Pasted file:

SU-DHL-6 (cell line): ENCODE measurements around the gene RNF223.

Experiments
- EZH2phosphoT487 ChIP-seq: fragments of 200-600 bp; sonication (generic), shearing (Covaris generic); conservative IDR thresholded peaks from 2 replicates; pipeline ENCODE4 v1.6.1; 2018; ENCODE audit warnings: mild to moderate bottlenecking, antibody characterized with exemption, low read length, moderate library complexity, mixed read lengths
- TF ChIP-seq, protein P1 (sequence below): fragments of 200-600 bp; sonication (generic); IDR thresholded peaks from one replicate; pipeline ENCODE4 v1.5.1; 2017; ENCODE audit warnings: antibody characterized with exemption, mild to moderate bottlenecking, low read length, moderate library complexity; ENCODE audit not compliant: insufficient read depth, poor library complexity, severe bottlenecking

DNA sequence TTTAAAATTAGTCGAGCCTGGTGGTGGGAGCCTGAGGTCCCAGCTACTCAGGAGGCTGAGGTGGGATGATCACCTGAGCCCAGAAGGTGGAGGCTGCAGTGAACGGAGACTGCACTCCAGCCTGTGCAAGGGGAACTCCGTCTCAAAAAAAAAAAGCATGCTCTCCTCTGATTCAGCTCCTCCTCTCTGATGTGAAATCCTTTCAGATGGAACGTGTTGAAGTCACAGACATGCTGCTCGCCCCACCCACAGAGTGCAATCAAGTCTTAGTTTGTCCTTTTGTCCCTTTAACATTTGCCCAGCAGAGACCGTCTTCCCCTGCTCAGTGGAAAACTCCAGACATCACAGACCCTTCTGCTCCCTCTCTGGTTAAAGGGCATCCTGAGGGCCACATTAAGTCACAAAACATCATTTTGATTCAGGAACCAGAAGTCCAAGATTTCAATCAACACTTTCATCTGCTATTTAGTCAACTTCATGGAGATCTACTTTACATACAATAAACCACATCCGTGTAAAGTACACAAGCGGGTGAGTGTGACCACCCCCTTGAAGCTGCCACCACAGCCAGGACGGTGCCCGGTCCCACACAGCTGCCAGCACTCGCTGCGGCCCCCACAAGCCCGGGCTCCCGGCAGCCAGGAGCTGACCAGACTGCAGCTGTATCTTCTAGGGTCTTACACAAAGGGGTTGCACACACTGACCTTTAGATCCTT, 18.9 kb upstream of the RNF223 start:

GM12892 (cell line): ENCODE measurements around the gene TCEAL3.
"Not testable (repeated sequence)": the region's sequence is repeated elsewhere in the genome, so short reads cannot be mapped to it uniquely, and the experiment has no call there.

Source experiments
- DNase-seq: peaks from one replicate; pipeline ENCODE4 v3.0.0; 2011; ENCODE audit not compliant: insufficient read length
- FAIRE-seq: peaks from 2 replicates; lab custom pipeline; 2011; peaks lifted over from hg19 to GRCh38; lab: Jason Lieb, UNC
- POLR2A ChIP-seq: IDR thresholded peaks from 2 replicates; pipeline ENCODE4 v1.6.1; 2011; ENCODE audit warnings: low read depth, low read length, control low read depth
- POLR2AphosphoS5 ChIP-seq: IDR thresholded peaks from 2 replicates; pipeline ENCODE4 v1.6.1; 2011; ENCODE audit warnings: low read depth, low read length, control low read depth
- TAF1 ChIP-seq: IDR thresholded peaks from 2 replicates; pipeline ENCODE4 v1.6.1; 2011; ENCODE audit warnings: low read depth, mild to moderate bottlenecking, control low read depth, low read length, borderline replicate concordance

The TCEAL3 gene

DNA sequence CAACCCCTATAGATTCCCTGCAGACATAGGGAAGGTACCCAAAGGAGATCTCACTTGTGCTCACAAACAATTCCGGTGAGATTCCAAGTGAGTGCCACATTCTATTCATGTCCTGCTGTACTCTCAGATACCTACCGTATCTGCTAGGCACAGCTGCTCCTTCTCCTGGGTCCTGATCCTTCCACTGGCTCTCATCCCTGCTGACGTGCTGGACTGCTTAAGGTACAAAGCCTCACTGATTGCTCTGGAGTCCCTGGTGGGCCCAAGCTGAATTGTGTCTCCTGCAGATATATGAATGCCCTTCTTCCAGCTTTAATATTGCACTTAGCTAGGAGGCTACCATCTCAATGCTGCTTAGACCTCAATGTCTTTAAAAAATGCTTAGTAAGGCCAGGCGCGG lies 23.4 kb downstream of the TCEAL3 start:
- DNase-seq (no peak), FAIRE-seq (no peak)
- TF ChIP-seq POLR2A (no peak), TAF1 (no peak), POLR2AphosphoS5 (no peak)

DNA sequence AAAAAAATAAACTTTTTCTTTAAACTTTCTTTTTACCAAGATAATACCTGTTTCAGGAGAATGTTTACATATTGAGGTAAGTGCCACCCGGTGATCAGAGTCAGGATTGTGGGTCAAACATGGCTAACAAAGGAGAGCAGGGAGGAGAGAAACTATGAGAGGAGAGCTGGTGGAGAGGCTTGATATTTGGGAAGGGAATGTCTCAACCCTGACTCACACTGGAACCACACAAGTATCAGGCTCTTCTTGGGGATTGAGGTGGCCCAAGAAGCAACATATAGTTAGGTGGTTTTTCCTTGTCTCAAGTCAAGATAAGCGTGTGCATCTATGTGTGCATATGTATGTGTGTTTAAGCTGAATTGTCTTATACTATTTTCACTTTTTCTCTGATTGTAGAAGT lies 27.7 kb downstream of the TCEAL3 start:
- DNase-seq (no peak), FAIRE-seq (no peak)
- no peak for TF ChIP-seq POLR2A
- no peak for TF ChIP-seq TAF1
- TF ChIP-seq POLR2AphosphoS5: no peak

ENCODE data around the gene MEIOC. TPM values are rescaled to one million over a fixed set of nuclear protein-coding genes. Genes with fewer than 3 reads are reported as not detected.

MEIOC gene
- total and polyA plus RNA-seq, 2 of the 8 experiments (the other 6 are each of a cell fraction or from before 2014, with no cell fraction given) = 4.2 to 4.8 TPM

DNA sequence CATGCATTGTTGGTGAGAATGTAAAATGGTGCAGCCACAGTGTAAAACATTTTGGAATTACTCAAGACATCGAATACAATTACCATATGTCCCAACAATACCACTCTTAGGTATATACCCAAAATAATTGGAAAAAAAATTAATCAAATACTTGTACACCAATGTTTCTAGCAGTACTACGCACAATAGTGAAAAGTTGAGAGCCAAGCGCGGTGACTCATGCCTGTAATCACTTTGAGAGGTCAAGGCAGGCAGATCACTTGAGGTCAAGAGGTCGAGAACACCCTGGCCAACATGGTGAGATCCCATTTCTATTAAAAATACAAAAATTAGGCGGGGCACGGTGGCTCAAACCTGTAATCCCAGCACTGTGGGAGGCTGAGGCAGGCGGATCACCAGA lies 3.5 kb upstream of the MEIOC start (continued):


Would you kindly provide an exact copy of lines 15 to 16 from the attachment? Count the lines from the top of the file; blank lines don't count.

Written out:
DNA sequence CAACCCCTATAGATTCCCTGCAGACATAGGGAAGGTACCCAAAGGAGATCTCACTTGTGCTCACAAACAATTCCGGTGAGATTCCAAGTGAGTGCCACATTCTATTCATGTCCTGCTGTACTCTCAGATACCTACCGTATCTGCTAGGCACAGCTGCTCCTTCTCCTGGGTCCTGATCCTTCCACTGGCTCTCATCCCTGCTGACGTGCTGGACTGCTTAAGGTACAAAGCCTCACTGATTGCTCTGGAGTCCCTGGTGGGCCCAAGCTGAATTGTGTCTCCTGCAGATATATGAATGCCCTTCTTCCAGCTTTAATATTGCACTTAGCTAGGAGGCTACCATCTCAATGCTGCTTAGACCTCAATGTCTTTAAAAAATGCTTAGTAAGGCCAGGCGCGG lies 23.4 kb downstream of the TCEAL3 start:
- DNase-seq (no peak), FAIRE-seq (no peak)